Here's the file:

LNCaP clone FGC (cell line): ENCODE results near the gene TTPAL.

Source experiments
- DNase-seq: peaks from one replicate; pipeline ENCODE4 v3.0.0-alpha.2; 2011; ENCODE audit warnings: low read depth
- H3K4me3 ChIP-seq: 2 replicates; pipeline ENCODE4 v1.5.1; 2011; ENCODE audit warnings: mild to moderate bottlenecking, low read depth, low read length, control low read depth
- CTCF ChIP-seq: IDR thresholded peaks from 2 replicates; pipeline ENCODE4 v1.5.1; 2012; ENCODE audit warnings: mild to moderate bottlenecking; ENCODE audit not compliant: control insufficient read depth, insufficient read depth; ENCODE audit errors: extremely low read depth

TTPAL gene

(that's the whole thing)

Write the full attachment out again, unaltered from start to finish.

LNCaP clone FGC (cell line): ENCODE results near the gene TTPAL.

Source experiments
- DNase-seq: peaks from one replicate; pipeline ENCODE4 v3.0.0-alpha.2; 2011; ENCODE audit warnings: low read depth
- H3K4me3 ChIP-seq: 2 replicates; pipeline ENCODE4 v1.5.1; 2011; ENCODE audit warnings: mild to moderate bottlenecking, low read depth, low read length, control low read depth
- CTCF ChIP-seq: IDR thresholded peaks from 2 replicates; pipeline ENCODE4 v1.5.1; 2012; ENCODE audit warnings: mild to moderate bottlenecking; ENCODE audit not compliant: control insufficient read depth, insufficient read depth; ENCODE audit errors: extremely low read depth

TTPAL gene